Iggy Peck, Architect, Hardback

Iggy Peck, Architect Hardback

Illustrated by David Roberts

4 out of 5 (7 ratings)


Iggy Peck has been building fabulous creations since he was two.

His parents are proud of their son, though sometimes surprised by some of Iggy's more inventive creations (like the tower he built out of used diapers).

When a new second grade teacher declares her dislike of architecture, Iggy faces a challenge.

He loves building too much to give it up! With Andrea Beaty's irresistible rhyming text and David Roberts' unique and stylish illustration, this book will charm creative kids everywhere.


  • Format: Hardback
  • Pages: 32 pages, cl / bw / tt illustrations, cl / bw / tt photographs
  • Publisher: Abrams
  • Publication Date:
  • Category: Picture books
  • ISBN: 9780810911062



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Showing 1 - 5 of 7 reviews.

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Review by

This is the inventive story of Iggy, a passionate if not single minded architect. Iggy has been an architect from toddler hood, reusing and recycling diapers, boots, glue, underwear and fruit roll ups. Children will howl at the icky stuff and cheer for Iggy. Fantastic mixed media, fine use of graph paper. Super to use for an architecture lesson, recycling, children can create their own buildings, or find inspiration from the sharp collages.

Review by

Iggy is a second grader who makes buildings out of materials kids are around. But his second grade teacher discourages him from doing so until they go on a picnic and he needs to build a bridge to save his class. This is great for my lessons on problem/solution, perseverance, and on career day for those children who want to be builders or architects.

Review by

The illistration in this book is amazing. This book is great for people who have any interest in architecture. It's very clever and the narrative rhymes.

Review by

I'm going to have to disagree with the majority of online reviewers on this one - I've looked on various sites, and it seems that everybody loves Iggy Peck! - because I found this picture-book celebration of "creativity!" and "marching to the beat of one's own drum" (the two themes most frequently singled out for praise, as far as I can make out), rather poorly done. A rhyming tale about young Iggy Peck, who liked to build things, and his conflict with his stodgy second-grade teacher, Miss Lila Greer, who hated buildings - doesn't this just <i>always</i> happen?!? I <i>often</i> come across people with an irrational fear, not just of heights, but of buildings in general! - <u>Iggy Peck, Architect</u> was a distinct failure, when it came to arousing any sort of enthusiasm, textual or artistic, in me.Some of this is personal, obviously. I didn't really care for David Roberts' artwork, although I did find his use of graphing paper, from time to time, quite intriguing. I didn't care for the themes, not because I don't believe that creativity, and marching to that individualistic drum are important, but because their presentation was so cliched. "Not <i>another</i> drubbing of the poor beleaguered school teacher, everybody's favorite punching bag these days!," I found myself thinking, as I read. "Not another paean to the poor misunderstood child genius, who, after all, only wants to build massive chalk castles, in the middle of his teacher's lesson about something else!" These issues, though, obviously struck other readers' differently. Other readers apparently appreciated the artwork here, and liked the presentation of the themes, which is fair enough. What has me scratching my head a little bit, is the praise they give the sing-songy narrative, which was often-times awkward and stilted, with rhymes that sometimes felt forced.I'm bemused, as always, to be so out of step with the current zeitgeist - it <i>does</i> happen from time to time - but I guess in the end I'll take a page from Iggy's book, and just do my own thing. Which, in this case, involves not caring for Iggy Peck.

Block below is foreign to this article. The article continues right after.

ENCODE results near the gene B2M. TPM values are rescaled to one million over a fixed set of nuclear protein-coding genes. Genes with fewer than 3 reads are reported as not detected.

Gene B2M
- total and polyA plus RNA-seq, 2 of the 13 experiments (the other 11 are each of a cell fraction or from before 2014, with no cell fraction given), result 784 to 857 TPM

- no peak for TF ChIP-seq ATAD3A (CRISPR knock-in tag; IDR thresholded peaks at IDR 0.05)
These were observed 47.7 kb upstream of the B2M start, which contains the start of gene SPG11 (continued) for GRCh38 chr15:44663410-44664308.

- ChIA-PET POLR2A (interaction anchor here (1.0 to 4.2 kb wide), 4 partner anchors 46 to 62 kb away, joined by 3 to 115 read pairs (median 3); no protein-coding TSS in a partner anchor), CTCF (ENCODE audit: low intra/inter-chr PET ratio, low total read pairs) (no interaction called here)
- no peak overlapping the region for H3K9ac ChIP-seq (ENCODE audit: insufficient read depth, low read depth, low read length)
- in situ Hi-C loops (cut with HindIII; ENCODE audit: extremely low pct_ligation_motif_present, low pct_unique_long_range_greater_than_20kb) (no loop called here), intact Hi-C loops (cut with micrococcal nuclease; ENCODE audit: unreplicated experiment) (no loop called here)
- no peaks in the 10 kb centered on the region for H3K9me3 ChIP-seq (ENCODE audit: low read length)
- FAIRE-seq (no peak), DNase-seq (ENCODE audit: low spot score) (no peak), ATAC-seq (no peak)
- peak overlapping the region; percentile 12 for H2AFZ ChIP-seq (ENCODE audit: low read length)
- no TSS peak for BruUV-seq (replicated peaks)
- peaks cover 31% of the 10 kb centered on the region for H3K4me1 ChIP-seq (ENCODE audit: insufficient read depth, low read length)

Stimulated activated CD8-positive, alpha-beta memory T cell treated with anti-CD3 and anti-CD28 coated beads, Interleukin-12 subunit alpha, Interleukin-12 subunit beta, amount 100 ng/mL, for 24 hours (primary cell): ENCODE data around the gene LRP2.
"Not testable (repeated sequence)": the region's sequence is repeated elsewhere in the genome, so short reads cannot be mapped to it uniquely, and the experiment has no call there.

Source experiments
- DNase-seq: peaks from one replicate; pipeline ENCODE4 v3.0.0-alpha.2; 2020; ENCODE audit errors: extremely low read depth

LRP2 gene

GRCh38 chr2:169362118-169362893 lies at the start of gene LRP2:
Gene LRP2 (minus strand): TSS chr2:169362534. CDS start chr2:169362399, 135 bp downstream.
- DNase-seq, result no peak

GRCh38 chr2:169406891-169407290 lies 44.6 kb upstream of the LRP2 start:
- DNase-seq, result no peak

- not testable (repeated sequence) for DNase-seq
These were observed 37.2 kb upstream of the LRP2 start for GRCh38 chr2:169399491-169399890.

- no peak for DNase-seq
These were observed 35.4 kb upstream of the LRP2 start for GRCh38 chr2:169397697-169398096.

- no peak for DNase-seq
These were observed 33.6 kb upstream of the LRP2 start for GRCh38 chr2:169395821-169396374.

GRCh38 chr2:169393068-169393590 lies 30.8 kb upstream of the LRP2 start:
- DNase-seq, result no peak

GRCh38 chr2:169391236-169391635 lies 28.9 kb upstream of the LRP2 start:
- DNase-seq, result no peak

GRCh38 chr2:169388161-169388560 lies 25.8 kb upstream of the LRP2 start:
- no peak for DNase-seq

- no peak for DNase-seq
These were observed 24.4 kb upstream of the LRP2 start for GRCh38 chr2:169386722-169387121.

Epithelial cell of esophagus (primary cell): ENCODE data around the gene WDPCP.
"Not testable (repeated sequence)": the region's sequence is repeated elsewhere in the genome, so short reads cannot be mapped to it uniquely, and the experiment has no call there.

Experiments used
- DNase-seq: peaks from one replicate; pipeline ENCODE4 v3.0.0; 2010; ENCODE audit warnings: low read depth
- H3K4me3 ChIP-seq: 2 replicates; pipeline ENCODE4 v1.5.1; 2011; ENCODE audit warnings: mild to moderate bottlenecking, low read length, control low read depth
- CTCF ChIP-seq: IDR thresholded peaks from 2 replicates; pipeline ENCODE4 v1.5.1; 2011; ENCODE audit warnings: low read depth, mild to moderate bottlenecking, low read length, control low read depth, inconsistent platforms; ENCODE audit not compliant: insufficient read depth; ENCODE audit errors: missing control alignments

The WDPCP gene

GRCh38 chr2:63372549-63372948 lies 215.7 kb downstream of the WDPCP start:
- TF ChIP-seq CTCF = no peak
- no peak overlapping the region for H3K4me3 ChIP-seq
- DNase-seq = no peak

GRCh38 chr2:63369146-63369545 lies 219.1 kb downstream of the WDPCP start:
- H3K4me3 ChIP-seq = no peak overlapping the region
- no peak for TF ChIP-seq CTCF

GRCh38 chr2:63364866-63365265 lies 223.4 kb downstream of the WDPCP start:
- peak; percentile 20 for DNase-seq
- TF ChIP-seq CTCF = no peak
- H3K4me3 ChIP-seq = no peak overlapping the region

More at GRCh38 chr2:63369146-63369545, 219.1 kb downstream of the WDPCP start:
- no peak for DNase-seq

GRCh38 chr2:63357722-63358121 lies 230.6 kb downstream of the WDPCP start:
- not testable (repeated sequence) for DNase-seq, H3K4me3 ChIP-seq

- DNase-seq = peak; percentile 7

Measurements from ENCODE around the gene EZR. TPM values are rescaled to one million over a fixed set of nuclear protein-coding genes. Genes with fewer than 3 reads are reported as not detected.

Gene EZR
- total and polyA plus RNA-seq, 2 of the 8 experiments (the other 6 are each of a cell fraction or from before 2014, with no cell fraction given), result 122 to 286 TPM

Review by

This was a really creative and fun book that I really enjoyed reading. Iggy Peck is a boy and since the age of two he loved building things. When he was in the second grade his teacher said that there was no building in his class and he was very sad. On a class trip something happens that makes the teacher change her mind about not building in the classroom. He begins to teach the class about all the great buildings and information about them. The illustrations of the book were very unique and every page was written on graphing paper which I felt was a great touch that added to the story line. It was also written in rhyme which made the book and plot really flow in an organized, upbeat way. I loved the character that Iggy Peck most of all. He was a very believable child and you could his qualities in many children today, like the way he was sulking after his teacher told him he couldn't do something he loved. He was interested in something and he knew that he had to follow his passion which was a great message to send to the readers of the book.

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